Alumni, Community, Events, People

Western experts weigh-in on COVID transforming education

October 13, 2020
BY GERRY RUCCHIN

COVID-19 is transforming education. How education will be transformed is still up in the air but the Faculty of Education has provided leadership and community assistance during this unprecedented time.

As part of the university’s virtual homecoming celebration, the Faculty showcased some of their pandemic work during an online panel discussion.

“We have a talented group of researchers who specialize in many diverse areas, including curriculum development, mental health, diversity and inclusion, and violence in the home,” said panel organizer and Director of Community Engagement for the Faculty of Education, Rosie Triebner. “With our motto of ‘Transforming Education. Transforming Lives,’ this is an area that we excel in and we are pleased to ensure all stakeholders are included.”

The panel discussed some of the impactful resources that were developed for the community – all for free:

  • The Online Teacher allows educators to confidently transition to virtual teaching.
  • The Community Tutoring program worked with community partners to bring teacher candidates right into the community and tutor the most vulnerable students.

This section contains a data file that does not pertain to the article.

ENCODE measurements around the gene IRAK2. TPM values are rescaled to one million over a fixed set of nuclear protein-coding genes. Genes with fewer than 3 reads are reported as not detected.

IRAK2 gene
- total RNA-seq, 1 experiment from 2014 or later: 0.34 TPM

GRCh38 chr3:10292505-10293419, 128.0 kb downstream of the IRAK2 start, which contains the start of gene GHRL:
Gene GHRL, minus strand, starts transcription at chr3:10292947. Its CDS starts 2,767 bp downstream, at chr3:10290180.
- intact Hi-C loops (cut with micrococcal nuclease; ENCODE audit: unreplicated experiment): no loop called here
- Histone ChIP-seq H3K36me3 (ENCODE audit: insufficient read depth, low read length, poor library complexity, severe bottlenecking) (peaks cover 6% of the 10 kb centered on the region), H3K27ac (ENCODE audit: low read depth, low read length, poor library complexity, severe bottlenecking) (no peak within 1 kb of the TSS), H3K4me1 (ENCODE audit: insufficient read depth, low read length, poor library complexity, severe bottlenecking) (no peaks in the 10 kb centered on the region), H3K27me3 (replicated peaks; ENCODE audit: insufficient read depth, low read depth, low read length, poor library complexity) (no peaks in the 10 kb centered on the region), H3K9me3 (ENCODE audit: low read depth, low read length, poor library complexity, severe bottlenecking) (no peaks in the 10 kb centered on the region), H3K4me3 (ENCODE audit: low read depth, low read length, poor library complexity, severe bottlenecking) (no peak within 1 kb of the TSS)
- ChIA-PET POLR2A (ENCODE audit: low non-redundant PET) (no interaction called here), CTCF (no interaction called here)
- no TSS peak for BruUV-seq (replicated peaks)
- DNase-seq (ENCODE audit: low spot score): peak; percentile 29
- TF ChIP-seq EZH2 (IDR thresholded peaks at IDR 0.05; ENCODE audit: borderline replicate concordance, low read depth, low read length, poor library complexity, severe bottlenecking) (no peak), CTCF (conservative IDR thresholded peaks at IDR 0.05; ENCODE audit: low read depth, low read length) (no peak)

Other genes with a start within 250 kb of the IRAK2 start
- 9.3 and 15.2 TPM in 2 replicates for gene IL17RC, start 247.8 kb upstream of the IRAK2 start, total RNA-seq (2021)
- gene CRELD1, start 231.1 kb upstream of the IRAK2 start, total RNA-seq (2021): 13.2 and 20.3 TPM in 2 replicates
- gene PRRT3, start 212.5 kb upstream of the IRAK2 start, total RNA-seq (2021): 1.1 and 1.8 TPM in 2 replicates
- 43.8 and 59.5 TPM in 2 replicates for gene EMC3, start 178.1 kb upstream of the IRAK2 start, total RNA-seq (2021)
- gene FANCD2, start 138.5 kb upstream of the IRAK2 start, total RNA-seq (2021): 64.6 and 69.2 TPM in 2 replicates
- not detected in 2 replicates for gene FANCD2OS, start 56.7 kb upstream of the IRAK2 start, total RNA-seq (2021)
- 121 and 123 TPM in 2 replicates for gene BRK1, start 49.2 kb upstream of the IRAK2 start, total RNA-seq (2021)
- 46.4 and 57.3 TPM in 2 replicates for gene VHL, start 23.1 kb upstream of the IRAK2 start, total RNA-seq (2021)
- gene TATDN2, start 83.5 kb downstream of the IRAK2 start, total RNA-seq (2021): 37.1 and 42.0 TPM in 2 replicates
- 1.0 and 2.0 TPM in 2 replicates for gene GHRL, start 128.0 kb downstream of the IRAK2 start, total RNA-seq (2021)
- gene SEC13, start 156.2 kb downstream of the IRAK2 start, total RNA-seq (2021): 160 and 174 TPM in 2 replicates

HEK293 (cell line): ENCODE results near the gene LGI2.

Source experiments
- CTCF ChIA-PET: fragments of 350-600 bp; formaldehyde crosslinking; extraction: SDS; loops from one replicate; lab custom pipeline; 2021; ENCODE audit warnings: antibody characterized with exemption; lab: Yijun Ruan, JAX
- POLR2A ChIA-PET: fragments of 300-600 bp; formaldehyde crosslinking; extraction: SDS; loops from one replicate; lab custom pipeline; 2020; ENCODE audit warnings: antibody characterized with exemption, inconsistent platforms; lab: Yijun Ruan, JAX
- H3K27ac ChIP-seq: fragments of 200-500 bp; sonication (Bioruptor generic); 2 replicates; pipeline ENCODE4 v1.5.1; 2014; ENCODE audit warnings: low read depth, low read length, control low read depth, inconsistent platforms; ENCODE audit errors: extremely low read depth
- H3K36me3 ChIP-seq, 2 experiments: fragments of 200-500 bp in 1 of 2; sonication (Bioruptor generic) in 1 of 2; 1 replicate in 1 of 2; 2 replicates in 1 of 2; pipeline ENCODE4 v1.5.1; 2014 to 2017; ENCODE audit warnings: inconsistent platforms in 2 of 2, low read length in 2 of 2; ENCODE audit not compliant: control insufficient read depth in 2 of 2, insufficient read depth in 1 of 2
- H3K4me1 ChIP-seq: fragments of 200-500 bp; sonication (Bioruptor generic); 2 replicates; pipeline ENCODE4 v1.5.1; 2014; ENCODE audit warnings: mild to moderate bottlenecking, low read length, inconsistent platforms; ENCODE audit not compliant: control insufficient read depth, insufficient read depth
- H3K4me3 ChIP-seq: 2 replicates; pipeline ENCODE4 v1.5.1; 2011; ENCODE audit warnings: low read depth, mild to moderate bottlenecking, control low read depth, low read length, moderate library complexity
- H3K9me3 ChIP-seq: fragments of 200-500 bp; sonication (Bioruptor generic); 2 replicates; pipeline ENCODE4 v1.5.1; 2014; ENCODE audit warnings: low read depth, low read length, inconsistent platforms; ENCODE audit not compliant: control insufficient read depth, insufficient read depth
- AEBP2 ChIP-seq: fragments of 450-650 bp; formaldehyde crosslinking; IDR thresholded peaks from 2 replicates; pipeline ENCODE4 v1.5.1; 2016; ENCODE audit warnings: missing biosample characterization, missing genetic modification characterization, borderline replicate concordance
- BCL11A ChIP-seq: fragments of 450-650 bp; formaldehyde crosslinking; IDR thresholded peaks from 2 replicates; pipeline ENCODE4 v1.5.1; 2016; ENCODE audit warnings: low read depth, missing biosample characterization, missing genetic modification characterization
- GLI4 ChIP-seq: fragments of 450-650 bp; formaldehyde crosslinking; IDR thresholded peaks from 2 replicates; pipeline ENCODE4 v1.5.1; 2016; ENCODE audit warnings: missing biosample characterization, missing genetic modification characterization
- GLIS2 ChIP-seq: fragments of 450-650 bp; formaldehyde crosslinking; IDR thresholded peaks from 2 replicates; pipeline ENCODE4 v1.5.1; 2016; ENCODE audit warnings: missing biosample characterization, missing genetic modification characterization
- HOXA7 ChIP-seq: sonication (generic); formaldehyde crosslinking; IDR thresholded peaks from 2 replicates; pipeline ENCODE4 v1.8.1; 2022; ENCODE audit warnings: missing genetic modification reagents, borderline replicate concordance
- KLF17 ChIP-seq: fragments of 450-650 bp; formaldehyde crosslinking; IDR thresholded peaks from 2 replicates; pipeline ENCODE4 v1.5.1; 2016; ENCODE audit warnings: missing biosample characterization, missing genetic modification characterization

• Pandemic Support for Teachers and Students. Embodied Learnings encourages teachers to include the body in their teaching practice, allowing students to make meaning of themselves, others, and the world around them in new and profound ways.
  • Helping Parents and Educators Talk to Children about COVID-19. The Mary J. Wright Research and Education Centre provided a trauma-informed on-line seminar for educators, to help them feel better prepared to support children returning to their classrooms. Additionally, parents were supported through urgent psychology referrals and information pamphlets helped them understand how to talk to their children about the pandemic.


“It’s wonderful to see these grassroots initiatives and willingness to share resources and learnings with a wider audience, including our alumni and community groups,” said Triebner.

Furthermore, Triebner said the homecoming celebration also recognizes the tremendous job teachers are doing during the pandemic and how they inspire their students to reach their full potential.

“I would not be where I am today if not for teachers who inspired me and brought out the best in me,” said Triebner. “Thank you continuing to do this everyday under extremely difficult situations.”

What’s more, Triebner hopes Education alumni and parents also use Western Education’s resources to help them with online learning as well as how to talk about the pandemic to kids, which will reduce their stress and anxiety levels.

“I hope they get a sense of community. Lean on our expertise, we're here to help,” said Triebner. “Children first for a stronger community is something we truly believe in. We’re in this together.”


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